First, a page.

Tortoises

Care of Tortoises

True tortoises are all members of the family Testudidae which encompasses 12 genera with 40 living species. Common species in the pet trade include

North American tortoises:
  • Desert tortoise = Gopherus agassizi
  • Texas tortoise = G.berlandier
  • Bolson tortoise = G.flavomarginatu
  • Gopher tortoise = G.polyphemus
Mediterranean and African tortoises:
  • Hermann's tortoise = Testudo hermanni
  • Greek tortoise = T.graeca
  • Egyptian tortoise = T.kleinmanni
  • Russian tortoise = T.horsfieldi
  • Marginated tortoise = T.marginata
Geochelone (contain largest tortoises) which are pantropic and do not hibernate include:
  • Red foot tortoise = G.carbonaria
  • Yellow foot = G.denticulate
  • Argentine tortoise = G.chilensis
  • Leopard tortoise = G.pardalis
  • Aldabran giant tortoise = G.gigante
  • Spur-thighed tortoise = G.sulcata
  • Indian star tortoise = G.elegans
  • Asian star tortoise = G.platynota
  • Galapagos tortoise (largest) = G.elephantopus

SELECTING A HEALTHY TORTOISE

Captive-bred tortoises are the ideal choice as they are generally disease free therefore posing less of a health hazard to other tortoises as well as their keepers. It also reduces the demand on the wild population and is a conservation-positive decision, too. If possible start off first by selecting a male as they make more responsive pets, are less shy, more brightly coloured and are considerably hardier than females (which can also have female-specific problems such as egg-binding). A healthy tortoise feels heavy, as if it is full with water rather than air. It should have clear eyes, no discharges and a firm fibrous oblong stool. If there are sick tortoises within the same enclosure, look elsewhere. Quarantine new arrivals for 6 weeks possibly longer if possible. African specimens are difficult to maintain and should be avoided unless you live in a very dry environment. The Impressed tortoise, M.impressa, requires a special fungus diet and captives often die.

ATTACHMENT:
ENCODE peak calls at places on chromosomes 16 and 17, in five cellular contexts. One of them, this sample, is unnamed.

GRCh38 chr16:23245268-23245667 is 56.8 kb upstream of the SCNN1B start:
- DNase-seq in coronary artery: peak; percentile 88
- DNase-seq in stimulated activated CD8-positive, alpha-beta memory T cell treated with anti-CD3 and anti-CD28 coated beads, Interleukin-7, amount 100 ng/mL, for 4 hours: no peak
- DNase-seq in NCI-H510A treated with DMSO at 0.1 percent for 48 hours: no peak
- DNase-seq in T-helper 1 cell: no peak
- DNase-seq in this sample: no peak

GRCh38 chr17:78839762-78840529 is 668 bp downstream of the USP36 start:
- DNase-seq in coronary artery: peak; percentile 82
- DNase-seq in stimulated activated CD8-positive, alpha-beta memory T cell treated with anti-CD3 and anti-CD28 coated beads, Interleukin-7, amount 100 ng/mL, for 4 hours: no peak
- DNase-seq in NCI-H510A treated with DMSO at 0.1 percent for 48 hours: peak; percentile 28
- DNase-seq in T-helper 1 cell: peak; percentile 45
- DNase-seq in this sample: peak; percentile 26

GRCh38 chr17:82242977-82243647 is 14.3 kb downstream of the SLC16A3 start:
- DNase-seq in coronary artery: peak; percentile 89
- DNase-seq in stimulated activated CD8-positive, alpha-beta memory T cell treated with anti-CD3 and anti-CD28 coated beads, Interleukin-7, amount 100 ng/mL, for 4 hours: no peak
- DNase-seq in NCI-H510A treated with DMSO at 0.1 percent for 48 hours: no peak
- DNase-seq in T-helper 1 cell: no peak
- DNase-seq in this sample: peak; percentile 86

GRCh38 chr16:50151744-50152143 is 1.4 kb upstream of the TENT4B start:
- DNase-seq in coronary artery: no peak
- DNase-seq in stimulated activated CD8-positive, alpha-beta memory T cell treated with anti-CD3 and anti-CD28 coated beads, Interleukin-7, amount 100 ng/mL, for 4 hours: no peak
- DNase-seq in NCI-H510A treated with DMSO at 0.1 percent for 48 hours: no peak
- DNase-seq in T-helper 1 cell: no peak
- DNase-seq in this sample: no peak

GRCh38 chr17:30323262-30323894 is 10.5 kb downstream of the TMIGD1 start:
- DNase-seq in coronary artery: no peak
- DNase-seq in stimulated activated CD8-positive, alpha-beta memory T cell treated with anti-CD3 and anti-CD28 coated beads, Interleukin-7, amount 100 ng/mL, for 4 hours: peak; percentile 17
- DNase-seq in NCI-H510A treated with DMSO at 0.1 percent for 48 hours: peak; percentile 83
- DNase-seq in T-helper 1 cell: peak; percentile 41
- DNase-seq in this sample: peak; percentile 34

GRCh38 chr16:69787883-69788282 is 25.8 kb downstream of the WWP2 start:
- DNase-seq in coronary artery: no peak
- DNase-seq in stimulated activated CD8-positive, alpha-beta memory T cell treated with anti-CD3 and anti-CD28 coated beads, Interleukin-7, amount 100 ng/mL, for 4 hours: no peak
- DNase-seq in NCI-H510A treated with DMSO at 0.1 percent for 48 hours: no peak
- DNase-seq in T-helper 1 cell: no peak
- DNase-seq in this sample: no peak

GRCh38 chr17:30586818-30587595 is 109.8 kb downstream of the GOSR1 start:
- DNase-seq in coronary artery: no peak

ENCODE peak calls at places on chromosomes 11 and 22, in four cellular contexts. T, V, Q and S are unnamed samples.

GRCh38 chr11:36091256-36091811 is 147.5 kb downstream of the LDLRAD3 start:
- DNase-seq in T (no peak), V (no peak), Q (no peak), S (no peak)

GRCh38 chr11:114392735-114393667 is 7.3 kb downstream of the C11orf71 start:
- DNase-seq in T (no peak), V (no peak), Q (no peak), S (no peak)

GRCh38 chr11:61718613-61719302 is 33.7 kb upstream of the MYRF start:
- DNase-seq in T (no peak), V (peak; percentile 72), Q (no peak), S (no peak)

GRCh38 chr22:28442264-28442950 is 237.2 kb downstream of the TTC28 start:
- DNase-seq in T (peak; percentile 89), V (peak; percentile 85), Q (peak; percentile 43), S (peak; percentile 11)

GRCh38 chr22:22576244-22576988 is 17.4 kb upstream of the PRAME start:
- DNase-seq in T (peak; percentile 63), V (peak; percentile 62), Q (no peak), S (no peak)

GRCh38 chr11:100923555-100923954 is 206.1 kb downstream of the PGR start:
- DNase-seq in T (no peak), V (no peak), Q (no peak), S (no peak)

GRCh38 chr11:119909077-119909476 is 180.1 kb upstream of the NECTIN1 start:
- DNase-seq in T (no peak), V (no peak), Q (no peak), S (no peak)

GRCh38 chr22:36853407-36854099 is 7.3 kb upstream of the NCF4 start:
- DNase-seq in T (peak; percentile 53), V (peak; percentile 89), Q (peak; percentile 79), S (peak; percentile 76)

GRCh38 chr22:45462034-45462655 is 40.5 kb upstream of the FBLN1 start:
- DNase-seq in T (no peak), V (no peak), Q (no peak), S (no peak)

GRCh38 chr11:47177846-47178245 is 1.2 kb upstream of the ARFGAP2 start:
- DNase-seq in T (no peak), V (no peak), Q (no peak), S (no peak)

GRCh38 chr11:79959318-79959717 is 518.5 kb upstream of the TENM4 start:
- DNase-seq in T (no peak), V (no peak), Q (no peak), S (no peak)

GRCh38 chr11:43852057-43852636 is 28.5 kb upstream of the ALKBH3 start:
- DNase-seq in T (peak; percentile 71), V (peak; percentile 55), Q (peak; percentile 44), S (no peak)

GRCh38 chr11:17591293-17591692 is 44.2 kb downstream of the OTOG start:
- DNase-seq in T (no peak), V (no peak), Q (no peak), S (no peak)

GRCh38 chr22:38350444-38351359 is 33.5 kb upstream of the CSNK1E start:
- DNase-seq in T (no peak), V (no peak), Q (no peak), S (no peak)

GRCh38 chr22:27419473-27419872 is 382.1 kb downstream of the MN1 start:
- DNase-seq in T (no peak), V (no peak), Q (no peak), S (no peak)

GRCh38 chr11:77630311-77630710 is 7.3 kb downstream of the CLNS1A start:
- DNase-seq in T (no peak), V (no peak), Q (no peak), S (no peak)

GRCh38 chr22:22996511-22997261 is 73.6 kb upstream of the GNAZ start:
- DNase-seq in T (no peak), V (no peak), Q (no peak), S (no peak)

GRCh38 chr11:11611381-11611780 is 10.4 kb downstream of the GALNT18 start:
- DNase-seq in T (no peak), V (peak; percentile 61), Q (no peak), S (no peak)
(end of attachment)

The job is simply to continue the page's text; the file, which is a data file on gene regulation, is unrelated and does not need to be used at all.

CAGING/HOUSING

Whenever possible, tortoises should be kept outdoors even if it is for a small portion of the year, so that they may exercise, graze and bask in the sun (important for vitamin D synthesis). Tortoises kept outside require an area of shade even in the coolest climates or they cold overheat. Most like basking areas and a shallow (if too deep or difficult the tortoise may tip over) water pan large enough to allow soaking. Well-acclimated adult tropical tortoises can be housed outdoors when temperatures are: morning and nights above 18.5C (65F); midday above 24C (75F). Outdoor hazards include: predators (foxes, cats, dogs, fire ants), pesticides, scraps of metal, plastic, nails or wire may be ingested. It is best to keep one species per enclosure, rather than an artificially mixed group combined of different species as each species has its own special needs. In addition, chances of breeding success are greater with all tortoises being of the same species. If keeping various species together ensure barriers such as rocks, logs or vegetation are available for tortoises to retreat from one another. The floor area should be at least 10 times the area of the tortoise(s) or the combined shell size of all tortoises should not exceed ¼ of the floor space available. Perimeters should be secure and solid (at least up to eye level) as tortoises constantly pace and try to escape perimeters they can see through. Burried barriers up to twelve inches are needed to prevent underground escape and possibly deeper for burrowing species. It is best to make an indoor enclosure long and narrow. Heat one end (between 85-95F°) for 12 hours using a full spectrum (UVA/UVB) heat lamp but always provide a cool end/area (indoor temperature should range between 24-32C°(75-90F°). Many tortoises like a hide box ('little house') which to hide (for outdoor enclosures a heated dog house should be considered where colder temperatures prevail). Alfalfa pellets are the ideal substrate for juveniles with a mixture of conifer bark and peat moss being used as they grow and are moved into larger enclosures. Acceptable alternative substrates include newspaper, hay, corrugated cardboard, clean soil or soil with a high clay content. Sand especially of silica composition, is likely to be eaten and could cause a fatal impaction. Providing a small amount of calcium rich sand (such as coral sand) or fine oyster shell is an excellent source of dietary calcium, as it is readily dissolved inside the tortoise. The following species require high humidity: G.carbonaria / denticulata / gigantean / elephantopus / radiata / sulcata / platynotata / yniphora, Indotestudo elongata / forstenii, Manouria impressa while desert species can tolerate higher temperatures and drier enclosures. Therefore an appreciation of the species natural history is important.

HIBERNATION